Tuesday, March 01, 2011

A Government by Constitution or by Ideology, Which is Your Choice? (Part 2)

Once grandpa had the full attention of the crowd once again he continued with the following words.

"Accepting the solution will require every ounce of courage within each of you, the people. Accepting this solution will require that each of you to put aside any differences that you might have with others and unite as a people who desires a constitutional government. It will require that each of you put aside your political ideologies and act as a people united in seeking a way of life as no other people have in this world. Can you do that?

Believe it or not this solution is already available and is just waiting to be implemented. It is a solution that began over a hundred years ago though its purpose would be seen as different than its purpose as I outlined this day. And if you accept this solution you must understand this difference if you are to defend your position. It will require that you keep your focus on the future instead of allowing your opponents to focus your thoughts on the past.

You, the people will need to ask yourselves whether or not your political ideology takes priority over the Constitution as it was intended. For only one can determine what kind of nation we will be. For I am about to test your courage of conviction as it has never been tested before. The ramifications that will result will be tremendous and will be felt for generations to come.

The choice is yours, my friends. We can once again be a nation united by the consent of all or we can remain a nation united by force. We can once again be nation governed in a constitutional manner or remain a nation governed by ideology. Which do you, the people, choose?

The solution is to demand that the States ratify the Corwin amendment to the Constitution. This amendment has already been passed by the Congress of the United States. Three States have already ratified it. All that it requires is that you, the people, demand that your State add their names to the ratification of this amendment. The one benefit of this amendment is that it has no time limit in regards to its ratification.

It is a simple amendment and uses very little words. Presidents Buchanan as well as Lincoln both approved of this amendment. In fact, President Lincoln sent a message to the governors of each State urging them to ratify this simple amendment. It is an amendment that even President Lincoln understood as clarification of the intent of the founding fathers in terms of the rightful interpretation of the Constitution.

And this alone would be reason enough to ratify it and make it the most important addition to the Constitution for it would require that all abide by the Constitution as the founding fathers intended not by political ideology. This amendment would declare that the Constitution was clearly written and that there are no ambiguous statements in it. For it would clearly define the limitations and the division of powers of the form of government that the founding fathers had in mind. Of this there can be no doubt if one seeks a Constitutional government as it was intended to be. It will explicitly declare what was only implicitly understood.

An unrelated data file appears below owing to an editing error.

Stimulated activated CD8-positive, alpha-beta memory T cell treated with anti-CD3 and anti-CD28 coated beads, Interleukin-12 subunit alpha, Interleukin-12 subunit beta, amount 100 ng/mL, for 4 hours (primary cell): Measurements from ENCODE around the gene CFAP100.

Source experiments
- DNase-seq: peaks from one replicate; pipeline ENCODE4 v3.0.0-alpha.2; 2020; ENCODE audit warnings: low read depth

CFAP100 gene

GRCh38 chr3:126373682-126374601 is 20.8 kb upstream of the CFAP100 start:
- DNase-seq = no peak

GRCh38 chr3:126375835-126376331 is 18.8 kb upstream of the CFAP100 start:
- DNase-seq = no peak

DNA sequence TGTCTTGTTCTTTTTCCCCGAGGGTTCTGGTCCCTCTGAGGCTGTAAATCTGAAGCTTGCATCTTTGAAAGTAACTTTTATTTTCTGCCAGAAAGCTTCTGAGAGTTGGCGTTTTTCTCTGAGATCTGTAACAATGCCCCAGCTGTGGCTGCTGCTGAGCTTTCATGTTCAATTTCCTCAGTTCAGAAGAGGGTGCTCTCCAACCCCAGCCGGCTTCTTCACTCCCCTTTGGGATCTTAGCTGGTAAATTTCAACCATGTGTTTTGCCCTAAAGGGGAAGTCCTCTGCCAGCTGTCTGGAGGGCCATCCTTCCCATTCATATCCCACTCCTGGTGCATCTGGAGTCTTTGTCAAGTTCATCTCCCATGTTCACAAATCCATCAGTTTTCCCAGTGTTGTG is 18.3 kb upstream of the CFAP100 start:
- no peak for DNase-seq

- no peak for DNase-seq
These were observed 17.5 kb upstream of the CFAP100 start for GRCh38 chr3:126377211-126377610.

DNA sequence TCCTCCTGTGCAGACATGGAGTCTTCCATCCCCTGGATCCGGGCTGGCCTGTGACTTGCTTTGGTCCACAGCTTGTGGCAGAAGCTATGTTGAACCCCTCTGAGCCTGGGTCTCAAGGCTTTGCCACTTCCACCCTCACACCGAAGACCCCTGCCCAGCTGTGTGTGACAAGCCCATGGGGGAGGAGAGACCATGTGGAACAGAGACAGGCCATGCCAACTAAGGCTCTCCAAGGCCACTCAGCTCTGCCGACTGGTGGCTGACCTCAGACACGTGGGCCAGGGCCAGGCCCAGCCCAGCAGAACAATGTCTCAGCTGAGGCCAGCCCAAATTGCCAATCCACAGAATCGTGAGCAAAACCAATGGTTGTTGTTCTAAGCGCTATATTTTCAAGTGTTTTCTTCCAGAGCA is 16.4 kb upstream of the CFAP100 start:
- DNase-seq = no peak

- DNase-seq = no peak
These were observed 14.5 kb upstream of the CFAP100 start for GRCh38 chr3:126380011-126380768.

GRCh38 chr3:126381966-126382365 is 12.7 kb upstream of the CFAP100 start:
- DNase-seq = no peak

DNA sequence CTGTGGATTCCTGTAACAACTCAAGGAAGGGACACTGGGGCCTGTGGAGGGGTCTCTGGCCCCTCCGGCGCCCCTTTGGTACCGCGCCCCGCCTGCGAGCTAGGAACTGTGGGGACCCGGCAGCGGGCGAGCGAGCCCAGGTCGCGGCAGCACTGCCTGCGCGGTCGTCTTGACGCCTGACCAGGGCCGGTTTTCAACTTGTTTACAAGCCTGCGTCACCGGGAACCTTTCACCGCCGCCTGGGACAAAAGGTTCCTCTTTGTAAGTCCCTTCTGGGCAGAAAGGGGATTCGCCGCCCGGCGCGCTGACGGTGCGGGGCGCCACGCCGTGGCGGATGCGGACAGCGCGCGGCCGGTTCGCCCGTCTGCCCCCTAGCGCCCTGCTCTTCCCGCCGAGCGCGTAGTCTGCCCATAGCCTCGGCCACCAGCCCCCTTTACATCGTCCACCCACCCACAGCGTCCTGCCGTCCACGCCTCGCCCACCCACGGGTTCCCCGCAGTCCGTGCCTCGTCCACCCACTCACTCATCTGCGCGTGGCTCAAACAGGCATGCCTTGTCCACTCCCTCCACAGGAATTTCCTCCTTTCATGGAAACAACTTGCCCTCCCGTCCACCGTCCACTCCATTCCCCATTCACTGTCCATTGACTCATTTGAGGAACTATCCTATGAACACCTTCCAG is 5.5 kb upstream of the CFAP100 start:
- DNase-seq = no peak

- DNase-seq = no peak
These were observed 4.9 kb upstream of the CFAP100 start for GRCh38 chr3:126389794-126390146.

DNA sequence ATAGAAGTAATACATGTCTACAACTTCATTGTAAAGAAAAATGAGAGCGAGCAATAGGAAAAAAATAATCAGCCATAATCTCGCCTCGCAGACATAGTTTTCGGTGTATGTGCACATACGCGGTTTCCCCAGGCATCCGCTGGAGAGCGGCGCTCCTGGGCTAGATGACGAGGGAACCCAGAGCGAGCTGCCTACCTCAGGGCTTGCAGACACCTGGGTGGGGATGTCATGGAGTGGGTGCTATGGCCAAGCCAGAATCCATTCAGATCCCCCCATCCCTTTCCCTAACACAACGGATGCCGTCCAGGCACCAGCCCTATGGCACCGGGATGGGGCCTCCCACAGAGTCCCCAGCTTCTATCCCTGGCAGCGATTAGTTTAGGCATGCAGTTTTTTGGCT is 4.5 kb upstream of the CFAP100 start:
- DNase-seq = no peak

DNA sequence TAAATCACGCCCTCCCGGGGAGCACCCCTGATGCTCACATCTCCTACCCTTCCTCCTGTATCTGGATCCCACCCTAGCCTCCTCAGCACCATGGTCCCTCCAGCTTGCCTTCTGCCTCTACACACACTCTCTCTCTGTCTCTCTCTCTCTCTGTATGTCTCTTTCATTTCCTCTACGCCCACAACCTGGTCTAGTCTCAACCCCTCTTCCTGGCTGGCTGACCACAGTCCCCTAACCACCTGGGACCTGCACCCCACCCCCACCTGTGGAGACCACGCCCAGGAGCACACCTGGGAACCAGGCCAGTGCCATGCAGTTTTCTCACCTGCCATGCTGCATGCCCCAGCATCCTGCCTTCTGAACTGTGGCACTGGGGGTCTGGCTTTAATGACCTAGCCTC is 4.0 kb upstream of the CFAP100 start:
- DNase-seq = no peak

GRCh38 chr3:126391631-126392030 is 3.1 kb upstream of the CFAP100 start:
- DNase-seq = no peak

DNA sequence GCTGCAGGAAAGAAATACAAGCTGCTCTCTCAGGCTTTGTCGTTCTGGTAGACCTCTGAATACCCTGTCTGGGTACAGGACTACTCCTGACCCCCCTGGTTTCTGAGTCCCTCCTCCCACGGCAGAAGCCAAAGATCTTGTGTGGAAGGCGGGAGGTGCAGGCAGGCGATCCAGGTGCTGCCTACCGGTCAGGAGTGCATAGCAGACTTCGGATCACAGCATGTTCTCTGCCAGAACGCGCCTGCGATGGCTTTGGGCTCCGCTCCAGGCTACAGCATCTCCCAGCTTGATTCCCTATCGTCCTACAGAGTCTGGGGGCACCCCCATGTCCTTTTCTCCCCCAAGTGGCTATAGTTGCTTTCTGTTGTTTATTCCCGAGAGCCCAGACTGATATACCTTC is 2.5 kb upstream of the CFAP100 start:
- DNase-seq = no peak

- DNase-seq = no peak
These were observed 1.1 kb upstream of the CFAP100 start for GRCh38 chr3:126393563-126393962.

Another benefit of the ratification of this amendment is that our history as a nation will be understood in a different light. Heroes will no longer be seen as heroes and villains will no longer be seen as villains. The words of the past will be understood as they should be and without bias or prejudice as they are now.

What are the words of this simple amendment? They are the following words;

“No amendment shall be made to the Constitution which will authorize or give to Congress the power to abolish or interfere, within any State, with the domestic institutions thereof, including that of persons held to labor or service by the laws of said State”

Read the words my friends. Ponder their meaning. Recognize the implication of its purpose and effect. Realize just how much this simple amendment will bring about change to the governance of this nation. Think about how this simple amendment has the power to unite us as a people and as a nation. Think about how this simple amendment will allow all persons to fulfill all of their political dreams regardless of political persuasion. Challenge your own preconceptions about government and its role in the lives of its citizens.

The choice is yours, my friends. In the acceptance of this challenge you will be seeking a government that abides by constitutional principles. In the rejection you will continue to have a government that abides by ideological principles. How much value you place on the Constitution will be determined by your decision."

With these words grandpa paused once more as he saw the crowd begin to really look at each other and you could hear the buzz of whispers throughout. Then a shout could be heard from the crowd.

“And how will this one amendment do all that you have promised that it would do?

Grandpa just grinned and said, “A good question, my friend, and I hope that there are many more like this. For it is the answers to questions such as this one that each of you must know if you are to defend your position on this issue of division of powers that the founding fathers intended.”


LandShark 5150 said...

Nibble - Nibble. You got me circling and very enticed. But before I bite, me has to knock the barnacles off the fins and do some studying on the scent trail.
Griper, nice thought shaker. I'm going to pass this along to a friend and ask him for his expertise. Thanks for the invite and renewal of virtuous thought my friend.

The Griper said...

that can of worms has been stirred thouroughly and is now ready to serve, my friend.

amanofwonder said...

Surprise, Surprise, Surprise!

Okay call me Gomer Pyle, but I ain't got no headache now that I read wut grandpa hadda say about it all. I sur do value my elders.

I will try to git back ta yah when I can. But I got alotta responsibilities I accepted to undertake and seeing it all thru to the end means that's the constitution I hold accountable to myself. Impeach me az a commenter iffen I don't.

Thanks Mister Griper, I have found very few blogs that challenged me to think deeper than you have. So when I say you are a headache, please take it as a true compliment.

And oh by the way "flipsy" wuz mah word verification. Maybe karma iz truely governing me after all.

The Griper said...

he blushes, thank you for the compliment, my friend.

LandShark 5150 said...